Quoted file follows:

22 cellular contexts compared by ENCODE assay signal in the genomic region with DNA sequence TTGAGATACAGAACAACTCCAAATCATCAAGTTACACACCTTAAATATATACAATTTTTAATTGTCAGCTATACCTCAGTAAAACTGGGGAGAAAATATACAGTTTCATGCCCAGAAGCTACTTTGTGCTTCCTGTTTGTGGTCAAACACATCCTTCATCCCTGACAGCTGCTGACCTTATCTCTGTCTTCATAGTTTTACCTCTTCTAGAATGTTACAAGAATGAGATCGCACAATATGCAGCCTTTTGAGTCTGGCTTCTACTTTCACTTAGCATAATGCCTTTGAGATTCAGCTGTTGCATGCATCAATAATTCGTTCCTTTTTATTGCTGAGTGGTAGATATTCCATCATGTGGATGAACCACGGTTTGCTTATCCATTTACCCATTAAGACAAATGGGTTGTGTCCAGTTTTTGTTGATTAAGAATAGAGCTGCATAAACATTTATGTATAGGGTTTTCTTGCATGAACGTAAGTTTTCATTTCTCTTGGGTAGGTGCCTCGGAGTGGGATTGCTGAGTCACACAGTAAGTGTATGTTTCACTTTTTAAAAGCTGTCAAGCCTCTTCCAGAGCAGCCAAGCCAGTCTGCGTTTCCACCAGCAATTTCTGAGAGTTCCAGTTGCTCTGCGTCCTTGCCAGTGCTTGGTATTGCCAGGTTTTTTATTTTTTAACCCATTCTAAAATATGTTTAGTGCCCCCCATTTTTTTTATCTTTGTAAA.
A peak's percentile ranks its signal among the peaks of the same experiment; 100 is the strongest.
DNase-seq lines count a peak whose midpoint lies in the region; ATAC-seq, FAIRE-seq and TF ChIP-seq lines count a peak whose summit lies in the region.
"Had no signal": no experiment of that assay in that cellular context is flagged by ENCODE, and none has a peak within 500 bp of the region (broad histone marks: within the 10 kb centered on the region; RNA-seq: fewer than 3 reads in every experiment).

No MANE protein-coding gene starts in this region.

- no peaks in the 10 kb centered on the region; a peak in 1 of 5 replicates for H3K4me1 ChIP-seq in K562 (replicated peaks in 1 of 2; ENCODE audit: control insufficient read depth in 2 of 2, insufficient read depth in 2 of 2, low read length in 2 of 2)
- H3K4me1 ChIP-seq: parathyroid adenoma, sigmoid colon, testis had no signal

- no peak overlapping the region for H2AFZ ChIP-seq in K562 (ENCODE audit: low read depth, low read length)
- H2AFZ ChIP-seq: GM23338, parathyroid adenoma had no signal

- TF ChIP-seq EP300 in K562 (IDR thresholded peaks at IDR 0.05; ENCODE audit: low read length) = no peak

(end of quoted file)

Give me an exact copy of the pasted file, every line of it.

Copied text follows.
22 cellular contexts compared by ENCODE assay signal in the genomic region with DNA sequence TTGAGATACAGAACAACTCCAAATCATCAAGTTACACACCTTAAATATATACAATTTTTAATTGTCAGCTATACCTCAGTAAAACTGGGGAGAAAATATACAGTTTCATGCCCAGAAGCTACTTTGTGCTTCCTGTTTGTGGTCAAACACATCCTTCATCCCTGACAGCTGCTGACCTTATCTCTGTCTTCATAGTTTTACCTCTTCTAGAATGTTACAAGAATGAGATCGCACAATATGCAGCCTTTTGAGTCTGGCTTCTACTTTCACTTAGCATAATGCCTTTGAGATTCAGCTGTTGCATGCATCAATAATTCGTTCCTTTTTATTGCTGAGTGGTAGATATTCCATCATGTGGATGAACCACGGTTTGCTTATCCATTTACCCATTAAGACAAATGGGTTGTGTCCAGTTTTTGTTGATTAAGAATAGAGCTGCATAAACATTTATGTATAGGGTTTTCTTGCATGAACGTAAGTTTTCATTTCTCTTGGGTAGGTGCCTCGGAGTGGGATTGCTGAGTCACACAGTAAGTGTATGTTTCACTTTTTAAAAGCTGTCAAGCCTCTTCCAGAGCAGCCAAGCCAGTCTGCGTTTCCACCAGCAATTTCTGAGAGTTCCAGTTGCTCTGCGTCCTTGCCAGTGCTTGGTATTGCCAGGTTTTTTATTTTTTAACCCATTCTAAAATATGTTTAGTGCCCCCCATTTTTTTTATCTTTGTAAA.
A peak's percentile ranks its signal among the peaks of the same experiment; 100 is the strongest.
DNase-seq lines count a peak whose midpoint lies in the region; ATAC-seq, FAIRE-seq and TF ChIP-seq lines count a peak whose summit lies in the region.
"Had no signal": no experiment of that assay in that cellular context is flagged by ENCODE, and none has a peak within 500 bp of the region (broad histone marks: within the 10 kb centered on the region; RNA-seq: fewer than 3 reads in every experiment).

No MANE protein-coding gene starts in this region.

- no peaks in the 10 kb centered on the region; a peak in 1 of 5 replicates for H3K4me1 ChIP-seq in K562 (replicated peaks in 1 of 2; ENCODE audit: control insufficient read depth in 2 of 2, insufficient read depth in 2 of 2, low read length in 2 of 2)
- H3K4me1 ChIP-seq: parathyroid adenoma, sigmoid colon, testis had no signal

- no peak overlapping the region for H2AFZ ChIP-seq in K562 (ENCODE audit: low read depth, low read length)
- H2AFZ ChIP-seq: GM23338, parathyroid adenoma had no signal

- TF ChIP-seq EP300 in K562 (IDR thresholded peaks at IDR 0.05; ENCODE audit: low read length) = no peak